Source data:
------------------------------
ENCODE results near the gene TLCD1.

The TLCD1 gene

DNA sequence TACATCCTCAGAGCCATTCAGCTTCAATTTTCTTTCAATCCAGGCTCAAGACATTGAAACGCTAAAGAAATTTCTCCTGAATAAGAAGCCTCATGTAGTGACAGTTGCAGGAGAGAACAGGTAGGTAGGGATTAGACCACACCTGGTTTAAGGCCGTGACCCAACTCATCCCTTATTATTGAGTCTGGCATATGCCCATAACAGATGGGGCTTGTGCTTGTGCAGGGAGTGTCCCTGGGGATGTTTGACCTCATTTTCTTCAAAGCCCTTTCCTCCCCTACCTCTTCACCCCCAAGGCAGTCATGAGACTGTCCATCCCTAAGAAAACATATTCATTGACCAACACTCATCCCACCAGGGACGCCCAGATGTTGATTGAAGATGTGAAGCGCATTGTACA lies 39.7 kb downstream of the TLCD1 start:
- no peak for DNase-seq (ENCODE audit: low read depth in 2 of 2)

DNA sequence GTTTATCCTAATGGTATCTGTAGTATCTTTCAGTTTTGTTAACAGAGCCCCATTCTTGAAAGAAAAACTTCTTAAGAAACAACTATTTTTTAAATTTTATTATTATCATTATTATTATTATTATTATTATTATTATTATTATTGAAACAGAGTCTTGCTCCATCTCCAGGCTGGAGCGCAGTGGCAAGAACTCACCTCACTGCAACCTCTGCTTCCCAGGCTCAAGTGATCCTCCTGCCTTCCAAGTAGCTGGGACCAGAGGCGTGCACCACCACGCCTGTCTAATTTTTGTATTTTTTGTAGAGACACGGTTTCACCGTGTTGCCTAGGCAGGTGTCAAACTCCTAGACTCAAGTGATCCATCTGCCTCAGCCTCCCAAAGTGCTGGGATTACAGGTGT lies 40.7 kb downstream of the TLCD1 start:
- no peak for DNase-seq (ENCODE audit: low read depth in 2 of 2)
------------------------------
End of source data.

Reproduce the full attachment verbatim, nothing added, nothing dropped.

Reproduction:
ENCODE results near the gene TLCD1.

The TLCD1 gene

DNA sequence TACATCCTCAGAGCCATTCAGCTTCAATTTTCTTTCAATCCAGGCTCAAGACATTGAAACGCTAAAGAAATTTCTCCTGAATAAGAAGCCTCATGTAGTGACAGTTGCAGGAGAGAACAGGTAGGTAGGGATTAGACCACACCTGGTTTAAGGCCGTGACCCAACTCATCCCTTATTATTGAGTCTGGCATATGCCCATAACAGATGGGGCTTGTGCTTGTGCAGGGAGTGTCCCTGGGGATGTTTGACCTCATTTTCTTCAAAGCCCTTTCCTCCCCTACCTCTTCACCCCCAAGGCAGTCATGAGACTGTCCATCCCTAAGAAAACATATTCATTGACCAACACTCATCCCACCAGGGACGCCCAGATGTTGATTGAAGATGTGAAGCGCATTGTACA lies 39.7 kb downstream of the TLCD1 start:
- no peak for DNase-seq (ENCODE audit: low read depth in 2 of 2)

DNA sequence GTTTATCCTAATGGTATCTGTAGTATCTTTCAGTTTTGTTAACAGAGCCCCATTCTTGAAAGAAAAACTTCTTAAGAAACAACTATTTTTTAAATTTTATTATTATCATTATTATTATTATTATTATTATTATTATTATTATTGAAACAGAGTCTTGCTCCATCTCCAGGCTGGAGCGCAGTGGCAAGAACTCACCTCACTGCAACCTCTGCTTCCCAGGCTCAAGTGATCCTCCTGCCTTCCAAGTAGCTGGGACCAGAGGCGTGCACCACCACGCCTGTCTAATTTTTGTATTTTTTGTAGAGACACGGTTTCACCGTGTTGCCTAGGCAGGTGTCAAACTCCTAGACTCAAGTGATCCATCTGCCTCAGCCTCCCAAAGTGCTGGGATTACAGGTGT lies 40.7 kb downstream of the TLCD1 start:
- no peak for DNase-seq (ENCODE audit: low read depth in 2 of 2)